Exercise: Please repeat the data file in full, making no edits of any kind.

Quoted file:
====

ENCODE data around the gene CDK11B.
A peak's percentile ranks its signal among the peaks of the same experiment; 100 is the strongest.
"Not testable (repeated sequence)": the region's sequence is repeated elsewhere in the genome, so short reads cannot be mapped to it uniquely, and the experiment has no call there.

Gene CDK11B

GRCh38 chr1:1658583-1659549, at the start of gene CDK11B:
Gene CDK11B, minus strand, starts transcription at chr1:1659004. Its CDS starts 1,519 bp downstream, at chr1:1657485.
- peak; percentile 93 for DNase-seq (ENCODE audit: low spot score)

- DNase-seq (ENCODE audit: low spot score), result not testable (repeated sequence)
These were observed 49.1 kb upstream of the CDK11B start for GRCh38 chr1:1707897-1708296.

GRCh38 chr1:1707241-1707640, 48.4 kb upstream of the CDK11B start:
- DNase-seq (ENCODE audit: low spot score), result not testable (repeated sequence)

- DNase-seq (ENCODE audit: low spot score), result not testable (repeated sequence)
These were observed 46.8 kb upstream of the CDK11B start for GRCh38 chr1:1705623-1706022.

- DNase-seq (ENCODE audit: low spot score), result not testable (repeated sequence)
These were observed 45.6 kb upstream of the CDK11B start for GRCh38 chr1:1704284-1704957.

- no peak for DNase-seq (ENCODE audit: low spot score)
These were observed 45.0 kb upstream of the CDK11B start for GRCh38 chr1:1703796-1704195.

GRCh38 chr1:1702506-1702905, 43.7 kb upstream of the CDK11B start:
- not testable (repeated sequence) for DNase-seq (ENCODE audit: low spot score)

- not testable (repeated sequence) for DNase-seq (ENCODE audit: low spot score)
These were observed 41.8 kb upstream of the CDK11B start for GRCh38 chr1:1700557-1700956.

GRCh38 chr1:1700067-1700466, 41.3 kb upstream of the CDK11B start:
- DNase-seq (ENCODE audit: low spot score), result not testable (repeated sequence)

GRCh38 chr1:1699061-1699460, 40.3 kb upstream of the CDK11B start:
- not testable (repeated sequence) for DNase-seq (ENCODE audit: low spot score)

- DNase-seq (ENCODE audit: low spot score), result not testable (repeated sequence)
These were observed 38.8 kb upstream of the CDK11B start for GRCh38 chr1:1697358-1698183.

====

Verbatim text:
ENCODE data around the gene CDK11B.
A peak's percentile ranks its signal among the peaks of the same experiment; 100 is the strongest.
"Not testable (repeated sequence)": the region's sequence is repeated elsewhere in the genome, so short reads cannot be mapped to it uniquely, and the experiment has no call there.

Gene CDK11B

GRCh38 chr1:1658583-1659549, at the start of gene CDK11B:
Gene CDK11B, minus strand, starts transcription at chr1:1659004. Its CDS starts 1,519 bp downstream, at chr1:1657485.
- peak; percentile 93 for DNase-seq (ENCODE audit: low spot score)

- DNase-seq (ENCODE audit: low spot score), result not testable (repeated sequence)
These were observed 49.1 kb upstream of the CDK11B start for GRCh38 chr1:1707897-1708296.

GRCh38 chr1:1707241-1707640, 48.4 kb upstream of the CDK11B start:
- DNase-seq (ENCODE audit: low spot score), result not testable (repeated sequence)

- DNase-seq (ENCODE audit: low spot score), result not testable (repeated sequence)
These were observed 46.8 kb upstream of the CDK11B start for GRCh38 chr1:1705623-1706022.

- DNase-seq (ENCODE audit: low spot score), result not testable (repeated sequence)
These were observed 45.6 kb upstream of the CDK11B start for GRCh38 chr1:1704284-1704957.

- no peak for DNase-seq (ENCODE audit: low spot score)
These were observed 45.0 kb upstream of the CDK11B start for GRCh38 chr1:1703796-1704195.

GRCh38 chr1:1702506-1702905, 43.7 kb upstream of the CDK11B start:
- not testable (repeated sequence) for DNase-seq (ENCODE audit: low spot score)

- not testable (repeated sequence) for DNase-seq (ENCODE audit: low spot score)
These were observed 41.8 kb upstream of the CDK11B start for GRCh38 chr1:1700557-1700956.

GRCh38 chr1:1700067-1700466, 41.3 kb upstream of the CDK11B start:
- DNase-seq (ENCODE audit: low spot score), result not testable (repeated sequence)

GRCh38 chr1:1699061-1699460, 40.3 kb upstream of the CDK11B start:
- not testable (repeated sequence) for DNase-seq (ENCODE audit: low spot score)

- DNase-seq (ENCODE audit: low spot score), result not testable (repeated sequence)
These were observed 38.8 kb upstream of the CDK11B start for GRCh38 chr1:1697358-1698183.